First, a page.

• Passive-Aggressive Behavior


    When a person has a passive-aggressive behavior pattern, he may appear to comply or act appropriately, but actually behave negatively and passively resist. In the American Psychiatric Association's Diagnostic and Statistical Manual for Mental Disorders , passive-aggressiveness is not officially characterized as a personality disorder. Instead, passive-aggressiveness is labeled as an area that needs further study. But, if you think that you have this behavior pattern and it is affecting your day-to-day functioning, it is important that you seek help from a mental health professional.


    The cause of passive-aggressiveness is unknown. There may be environmental and genetic (or biological) factors that contribute to the development of this behavior pattern.
    Prefrontal Cortex
    Prefrontal cortex brain
    This part of the brain is believed to control our ability to act in a way that is socially appropriate. Biological changes to this area may contribute to behavior patterns.
    Copyright © Nucleus Medical Media, Inc.

    Risk Factors

    There are no established risk factors for passive-aggressive behavior. However, genetics may play a role.


    Symptoms include:
    • Contradictory and inconsistent behavior—A person with this behavior pattern may appear enthusiastic to carry out others’ requests, but he purposely performs in a manner that is not useful and sometimes even damaging.
    • Intentional avoidance of responsibility—Some behaviors that may be used to avoid responsibility include:
      • Procrastination—to delay or postpone needlessly and intentionally
      • Deliberate inefficiency—purposefully performing in an incompetent manner
      • Forgetfulness
    • Feelings of resentment toward others
    • Stubbornness
    • Argumentative, sulky, and hostile, especially toward authority figures
    • Easily offended
    • Resentful of useful suggestions from others
    • Blames others
    • Chronically impatient
    • Unexpressed anger or hostility


    A mental health professional diagnoses passive-aggressiveness after doing a psychological evaluation. This may include a range of mental health and neurological tests (to assess how the brain is functioning).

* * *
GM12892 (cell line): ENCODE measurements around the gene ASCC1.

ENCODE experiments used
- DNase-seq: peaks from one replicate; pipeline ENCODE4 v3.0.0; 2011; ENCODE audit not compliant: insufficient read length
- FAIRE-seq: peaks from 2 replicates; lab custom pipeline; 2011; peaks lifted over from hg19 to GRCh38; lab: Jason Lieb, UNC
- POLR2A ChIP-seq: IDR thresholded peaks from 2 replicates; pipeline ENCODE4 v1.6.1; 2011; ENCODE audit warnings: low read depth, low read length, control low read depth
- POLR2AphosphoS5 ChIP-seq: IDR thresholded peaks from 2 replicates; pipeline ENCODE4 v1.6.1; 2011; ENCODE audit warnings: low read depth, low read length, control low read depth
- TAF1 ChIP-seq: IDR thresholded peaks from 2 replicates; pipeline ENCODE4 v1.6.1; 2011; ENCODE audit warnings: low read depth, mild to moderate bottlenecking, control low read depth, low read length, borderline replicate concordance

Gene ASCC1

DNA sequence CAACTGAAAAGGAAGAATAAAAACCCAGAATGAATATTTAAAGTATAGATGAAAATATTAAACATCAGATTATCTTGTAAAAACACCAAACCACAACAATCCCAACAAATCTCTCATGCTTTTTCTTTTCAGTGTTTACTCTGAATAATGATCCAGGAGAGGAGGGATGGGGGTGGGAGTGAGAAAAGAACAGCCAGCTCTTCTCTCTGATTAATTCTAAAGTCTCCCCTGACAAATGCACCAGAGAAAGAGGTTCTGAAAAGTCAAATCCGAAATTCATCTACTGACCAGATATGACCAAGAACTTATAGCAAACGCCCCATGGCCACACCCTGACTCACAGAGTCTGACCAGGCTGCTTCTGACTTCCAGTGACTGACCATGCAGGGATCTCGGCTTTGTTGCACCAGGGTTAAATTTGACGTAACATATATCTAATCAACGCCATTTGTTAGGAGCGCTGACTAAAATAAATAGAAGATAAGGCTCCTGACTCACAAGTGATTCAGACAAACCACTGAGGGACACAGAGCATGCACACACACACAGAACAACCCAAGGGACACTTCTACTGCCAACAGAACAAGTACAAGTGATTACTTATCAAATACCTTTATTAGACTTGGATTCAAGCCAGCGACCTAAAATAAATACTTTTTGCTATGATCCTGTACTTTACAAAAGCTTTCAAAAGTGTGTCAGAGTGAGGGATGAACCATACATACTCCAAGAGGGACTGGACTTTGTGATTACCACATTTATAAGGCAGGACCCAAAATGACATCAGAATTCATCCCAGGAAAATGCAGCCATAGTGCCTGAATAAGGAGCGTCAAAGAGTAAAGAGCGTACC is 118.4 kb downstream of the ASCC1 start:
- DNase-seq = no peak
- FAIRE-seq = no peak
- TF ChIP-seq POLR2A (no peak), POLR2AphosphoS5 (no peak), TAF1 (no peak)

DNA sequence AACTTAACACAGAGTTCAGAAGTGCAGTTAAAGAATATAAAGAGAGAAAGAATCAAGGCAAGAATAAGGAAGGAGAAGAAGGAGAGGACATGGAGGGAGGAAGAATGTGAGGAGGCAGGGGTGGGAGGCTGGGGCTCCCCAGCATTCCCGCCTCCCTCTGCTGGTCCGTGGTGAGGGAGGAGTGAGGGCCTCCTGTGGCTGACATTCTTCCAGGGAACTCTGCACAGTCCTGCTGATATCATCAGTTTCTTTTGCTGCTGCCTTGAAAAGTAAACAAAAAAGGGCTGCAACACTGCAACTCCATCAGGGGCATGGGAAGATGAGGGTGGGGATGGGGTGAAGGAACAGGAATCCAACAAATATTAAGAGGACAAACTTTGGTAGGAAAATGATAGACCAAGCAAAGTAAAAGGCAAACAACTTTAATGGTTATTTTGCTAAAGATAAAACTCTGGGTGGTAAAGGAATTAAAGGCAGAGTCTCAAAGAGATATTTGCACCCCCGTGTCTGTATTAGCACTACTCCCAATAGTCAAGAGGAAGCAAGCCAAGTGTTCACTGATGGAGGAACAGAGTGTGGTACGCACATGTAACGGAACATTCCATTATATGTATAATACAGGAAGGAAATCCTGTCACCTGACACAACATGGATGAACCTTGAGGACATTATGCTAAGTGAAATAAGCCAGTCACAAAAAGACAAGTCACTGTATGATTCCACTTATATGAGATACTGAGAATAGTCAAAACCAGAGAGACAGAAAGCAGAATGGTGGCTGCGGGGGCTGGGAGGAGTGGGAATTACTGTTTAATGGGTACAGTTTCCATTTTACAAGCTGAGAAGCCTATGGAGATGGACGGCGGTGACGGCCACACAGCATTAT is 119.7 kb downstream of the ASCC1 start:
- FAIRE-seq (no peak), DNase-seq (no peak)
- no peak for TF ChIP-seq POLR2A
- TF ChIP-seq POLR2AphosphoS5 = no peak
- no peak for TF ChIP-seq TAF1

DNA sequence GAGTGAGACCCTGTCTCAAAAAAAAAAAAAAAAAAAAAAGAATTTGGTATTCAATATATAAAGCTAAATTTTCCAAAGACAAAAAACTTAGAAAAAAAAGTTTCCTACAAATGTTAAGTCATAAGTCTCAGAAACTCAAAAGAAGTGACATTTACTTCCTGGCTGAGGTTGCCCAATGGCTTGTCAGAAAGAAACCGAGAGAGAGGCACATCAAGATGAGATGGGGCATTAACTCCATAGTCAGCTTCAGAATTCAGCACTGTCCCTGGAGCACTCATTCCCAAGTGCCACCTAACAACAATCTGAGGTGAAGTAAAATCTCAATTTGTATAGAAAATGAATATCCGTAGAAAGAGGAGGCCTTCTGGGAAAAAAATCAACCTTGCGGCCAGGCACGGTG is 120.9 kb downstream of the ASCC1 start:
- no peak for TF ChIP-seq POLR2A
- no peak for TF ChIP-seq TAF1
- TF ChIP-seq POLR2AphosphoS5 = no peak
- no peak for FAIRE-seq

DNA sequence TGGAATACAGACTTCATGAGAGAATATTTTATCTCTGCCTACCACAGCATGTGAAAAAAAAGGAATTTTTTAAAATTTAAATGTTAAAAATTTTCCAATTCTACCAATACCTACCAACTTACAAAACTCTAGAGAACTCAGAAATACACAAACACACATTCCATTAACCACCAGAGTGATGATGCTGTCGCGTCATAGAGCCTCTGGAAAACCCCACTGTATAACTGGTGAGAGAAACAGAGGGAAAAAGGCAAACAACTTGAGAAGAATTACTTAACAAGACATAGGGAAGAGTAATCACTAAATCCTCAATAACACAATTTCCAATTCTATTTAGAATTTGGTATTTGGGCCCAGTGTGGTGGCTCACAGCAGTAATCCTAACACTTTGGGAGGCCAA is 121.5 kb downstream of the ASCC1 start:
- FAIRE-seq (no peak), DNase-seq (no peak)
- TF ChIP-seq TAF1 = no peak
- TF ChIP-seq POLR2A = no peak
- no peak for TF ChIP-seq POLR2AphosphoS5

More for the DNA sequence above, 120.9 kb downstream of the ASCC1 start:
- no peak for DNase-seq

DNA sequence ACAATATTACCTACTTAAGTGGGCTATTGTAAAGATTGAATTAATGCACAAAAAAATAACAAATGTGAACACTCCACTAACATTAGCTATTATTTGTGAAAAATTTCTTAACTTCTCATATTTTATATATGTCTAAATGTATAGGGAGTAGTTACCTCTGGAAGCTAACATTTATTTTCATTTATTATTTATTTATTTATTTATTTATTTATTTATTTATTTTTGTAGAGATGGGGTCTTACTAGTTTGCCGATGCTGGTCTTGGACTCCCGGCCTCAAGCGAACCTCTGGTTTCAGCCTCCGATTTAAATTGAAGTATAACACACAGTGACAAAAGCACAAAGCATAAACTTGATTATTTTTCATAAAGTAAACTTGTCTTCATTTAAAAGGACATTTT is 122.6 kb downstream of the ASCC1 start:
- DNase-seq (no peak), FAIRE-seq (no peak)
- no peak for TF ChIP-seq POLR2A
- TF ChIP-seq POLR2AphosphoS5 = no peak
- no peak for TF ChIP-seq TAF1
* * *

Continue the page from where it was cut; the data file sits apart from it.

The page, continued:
There is no medication available for passive-aggressiveness. If anxiety or depression is also involved, your doctor may prescribe antidepressants. Antidepressants are medicines that ease the symptoms of anxiety and depression.
    Counseling can help you become aware of the problem and acknowledge the need to change.


    There are no known ways to prevent passive-aggressive behavior.


    Mental Health America http://www.nmha.org/

    American Psychological Association http://www.apa.org/


    Canadian Psychiatric Association http://www.cpa-apc.org/

    Health Canada http://www.hc-sc.gc.ca/index%5Fe.html/


    Berkow R, Fletcher AJ, Bondy PK. The Merck Manual of Diagnosis and Therapy. 16th ed. Rahway, NJ: Merck Research Laboratories; 1992.

    Kopeikin H. Personality disorders. Department of Psychological & Brain Sciences website. Available at: http://www.psych.ucsb.edu/~kopeikin/103lec7.htm . Accessed September 28, 2011.

    Mental Health America. Personality disorders. Mental Health America website. Available at: http://www.nmha.org/index.cfm?objectId=C7DF8E96-1372-4D20-C87D9CD4FB6BE82F . Accessed July 27, 2009.

    Passive-aggressive personality disorder. EBSCO DynaMed website. Available at: http://www.ebscohost.com/dynamed/ . Updated November 30, 2009. Accessed August 10, 2011.

    The passive-aggressive (negativistic) personality disorder (PAPD). Depression Forums.org website. Available at: http://www.depressionforums.org/forums/topic/3672-the-passive-aggressive-negativistic-personality-disorder-papd/ . Published January 2006. Accessed September 28, 2011.

    Personality disorders. Mayo Clinic website. Available at: http://www.mayoclinic.com/health/personality-disorders/DS00562 . Updated September 10, 2010. Accessed September 28, 2011.

    Personality disorders. Mental Health America website. Available at: http://www.nmha.org/go/information/get-info/personality-disorders . Accessed September 28, 2011.

    Psychology website. Personality disorders: passive-aggressive personality disorder. Psychology website. Available at: http://psyed.org/r/pers/pt/passive-aggpd.html . Accessed November 10, 2010.

    Tierney LM, McPhee SJ, Papadakis MA. Current Medical Diagnosis & Treatment. 38th ed. Stamford, CT: Appleton & Lange; 1999.

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